This is a strange one, since the Department of Agriculture has an established definition of organic food, and if something has the USDA Organic seal, it's actually been verified as organic. BUT: when it comes to processed foods, or products with several ingredients, "organic" doesn’t necessarily mean "100% organic." Up to 5% of a product's ingredients (not including salt and water) may be nonorganic, and a package can still have that pretty "Organic" label slapped on it.
"May reduce the risk of..."
When a food company wants to say that a food might prevent a specific disease, that’s called a "health claim." Luckily, the FDA has come up with very concrete sentences that food companies can put on packages. For example, here’s a trendy one that they label with an exciting "NEW" on their site: "Psyllium husk may reduce the risk of type 2 diabetes, although the FDA has concluded that there is very little scientific evidence for this claim."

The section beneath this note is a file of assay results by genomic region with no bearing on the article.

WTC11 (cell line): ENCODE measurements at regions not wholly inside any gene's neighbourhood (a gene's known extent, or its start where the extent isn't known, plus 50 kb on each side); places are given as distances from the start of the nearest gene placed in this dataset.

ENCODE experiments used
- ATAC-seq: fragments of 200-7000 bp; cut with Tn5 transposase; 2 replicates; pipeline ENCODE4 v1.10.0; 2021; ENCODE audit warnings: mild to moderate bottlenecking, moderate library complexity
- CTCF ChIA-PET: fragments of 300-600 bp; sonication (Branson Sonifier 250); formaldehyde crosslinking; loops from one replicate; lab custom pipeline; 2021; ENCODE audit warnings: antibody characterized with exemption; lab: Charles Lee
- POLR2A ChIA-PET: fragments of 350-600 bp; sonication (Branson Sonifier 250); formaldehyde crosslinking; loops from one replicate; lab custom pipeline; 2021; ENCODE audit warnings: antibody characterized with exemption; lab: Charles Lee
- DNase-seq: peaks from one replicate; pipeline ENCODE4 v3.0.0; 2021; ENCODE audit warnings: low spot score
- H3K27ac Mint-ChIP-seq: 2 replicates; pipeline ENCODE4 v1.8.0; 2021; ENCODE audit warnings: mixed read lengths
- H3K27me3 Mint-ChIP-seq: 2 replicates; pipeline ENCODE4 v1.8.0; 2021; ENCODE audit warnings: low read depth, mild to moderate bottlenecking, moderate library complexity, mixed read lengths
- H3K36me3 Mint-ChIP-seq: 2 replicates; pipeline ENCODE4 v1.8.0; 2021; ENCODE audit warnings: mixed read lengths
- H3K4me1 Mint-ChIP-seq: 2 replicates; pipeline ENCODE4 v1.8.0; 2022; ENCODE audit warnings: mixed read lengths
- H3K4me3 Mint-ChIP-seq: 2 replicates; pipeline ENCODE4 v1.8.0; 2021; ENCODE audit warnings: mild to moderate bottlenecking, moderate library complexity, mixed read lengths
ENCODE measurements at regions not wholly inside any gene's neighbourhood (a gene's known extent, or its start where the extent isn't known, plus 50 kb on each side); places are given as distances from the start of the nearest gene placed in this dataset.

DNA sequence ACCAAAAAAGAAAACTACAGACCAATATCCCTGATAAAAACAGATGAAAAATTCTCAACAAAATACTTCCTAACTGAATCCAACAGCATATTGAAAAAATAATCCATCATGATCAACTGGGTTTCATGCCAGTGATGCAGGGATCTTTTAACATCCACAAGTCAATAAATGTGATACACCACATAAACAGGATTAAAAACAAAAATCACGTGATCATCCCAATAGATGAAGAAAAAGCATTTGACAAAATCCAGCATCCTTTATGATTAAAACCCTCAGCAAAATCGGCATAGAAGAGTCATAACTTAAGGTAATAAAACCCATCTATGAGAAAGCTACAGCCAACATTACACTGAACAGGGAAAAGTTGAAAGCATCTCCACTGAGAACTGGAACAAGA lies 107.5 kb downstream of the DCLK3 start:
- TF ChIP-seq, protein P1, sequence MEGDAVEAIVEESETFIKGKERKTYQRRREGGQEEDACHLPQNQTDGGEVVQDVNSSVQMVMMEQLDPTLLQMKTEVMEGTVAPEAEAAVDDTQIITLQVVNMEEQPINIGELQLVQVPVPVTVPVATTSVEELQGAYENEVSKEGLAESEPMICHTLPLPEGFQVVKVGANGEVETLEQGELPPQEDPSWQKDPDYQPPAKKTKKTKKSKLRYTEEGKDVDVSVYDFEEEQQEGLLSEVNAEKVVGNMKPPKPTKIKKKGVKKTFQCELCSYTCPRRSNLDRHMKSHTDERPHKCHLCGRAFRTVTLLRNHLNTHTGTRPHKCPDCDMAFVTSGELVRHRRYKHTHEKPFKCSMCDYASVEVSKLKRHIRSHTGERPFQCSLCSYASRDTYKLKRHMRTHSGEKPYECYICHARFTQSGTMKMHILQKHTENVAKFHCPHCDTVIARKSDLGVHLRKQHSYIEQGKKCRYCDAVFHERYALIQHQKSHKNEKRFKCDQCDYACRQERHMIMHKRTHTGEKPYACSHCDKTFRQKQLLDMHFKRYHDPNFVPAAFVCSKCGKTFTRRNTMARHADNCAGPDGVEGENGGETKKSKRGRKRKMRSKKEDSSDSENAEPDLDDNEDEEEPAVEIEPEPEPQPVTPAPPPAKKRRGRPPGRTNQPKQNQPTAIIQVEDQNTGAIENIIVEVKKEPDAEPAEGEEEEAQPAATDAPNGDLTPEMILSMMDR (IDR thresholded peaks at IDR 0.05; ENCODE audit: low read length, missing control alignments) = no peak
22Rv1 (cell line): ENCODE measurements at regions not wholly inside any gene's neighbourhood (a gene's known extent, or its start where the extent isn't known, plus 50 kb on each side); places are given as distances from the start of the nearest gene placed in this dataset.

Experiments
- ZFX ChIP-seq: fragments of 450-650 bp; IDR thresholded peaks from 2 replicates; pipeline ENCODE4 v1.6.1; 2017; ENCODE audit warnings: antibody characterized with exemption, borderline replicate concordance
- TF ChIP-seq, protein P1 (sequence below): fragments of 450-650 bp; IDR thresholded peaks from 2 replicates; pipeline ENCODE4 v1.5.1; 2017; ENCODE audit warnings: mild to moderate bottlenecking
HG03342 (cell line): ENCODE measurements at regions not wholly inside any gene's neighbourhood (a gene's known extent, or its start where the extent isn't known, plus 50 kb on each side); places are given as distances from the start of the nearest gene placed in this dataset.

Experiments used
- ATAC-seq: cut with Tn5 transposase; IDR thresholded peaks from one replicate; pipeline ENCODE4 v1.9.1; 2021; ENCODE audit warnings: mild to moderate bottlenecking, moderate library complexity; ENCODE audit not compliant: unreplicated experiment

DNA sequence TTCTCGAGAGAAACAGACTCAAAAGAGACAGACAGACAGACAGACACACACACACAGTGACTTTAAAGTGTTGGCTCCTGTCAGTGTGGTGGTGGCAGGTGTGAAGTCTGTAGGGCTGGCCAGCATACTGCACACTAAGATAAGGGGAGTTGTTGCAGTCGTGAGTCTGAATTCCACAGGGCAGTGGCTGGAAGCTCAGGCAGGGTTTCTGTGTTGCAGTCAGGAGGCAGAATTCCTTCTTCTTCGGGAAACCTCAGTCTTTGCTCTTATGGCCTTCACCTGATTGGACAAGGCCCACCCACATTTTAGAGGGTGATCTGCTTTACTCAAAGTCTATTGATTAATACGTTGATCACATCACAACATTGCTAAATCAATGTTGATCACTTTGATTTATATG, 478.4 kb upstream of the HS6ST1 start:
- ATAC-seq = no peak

This is clearly helpful, especially since you probably have no idea what psyllium husk is, and since it looks like it may not even protect us from diabetes. On the other hand, you have some pretty broad allowable statements -- consider the fact that gum with xylitol can claim that it may reduce cavities, but if you drink three sodas a day, that stick of gum probably won't help you. This is the ultimate noncommittal claim, since a food could just as credibly claim the reverse. Imagine a gum package loudly proclaiming, "May not reduce your risk of cavities!"